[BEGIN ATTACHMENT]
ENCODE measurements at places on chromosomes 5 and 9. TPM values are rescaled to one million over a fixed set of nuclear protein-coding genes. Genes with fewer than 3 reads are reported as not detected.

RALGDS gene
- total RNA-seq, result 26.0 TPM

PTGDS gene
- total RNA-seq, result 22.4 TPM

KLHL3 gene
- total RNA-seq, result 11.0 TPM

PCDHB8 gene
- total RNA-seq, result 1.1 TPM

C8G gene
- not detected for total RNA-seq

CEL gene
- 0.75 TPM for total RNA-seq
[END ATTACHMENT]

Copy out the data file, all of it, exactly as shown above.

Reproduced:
ENCODE measurements at places on chromosomes 5 and 9. TPM values are rescaled to one million over a fixed set of nuclear protein-coding genes. Genes with fewer than 3 reads are reported as not detected.

RALGDS gene
- total RNA-seq, result 26.0 TPM

PTGDS gene
- total RNA-seq, result 22.4 TPM

KLHL3 gene
- total RNA-seq, result 11.0 TPM

PCDHB8 gene
- total RNA-seq, result 1.1 TPM

C8G gene
- not detected for total RNA-seq

CEL gene
- 0.75 TPM for total RNA-seq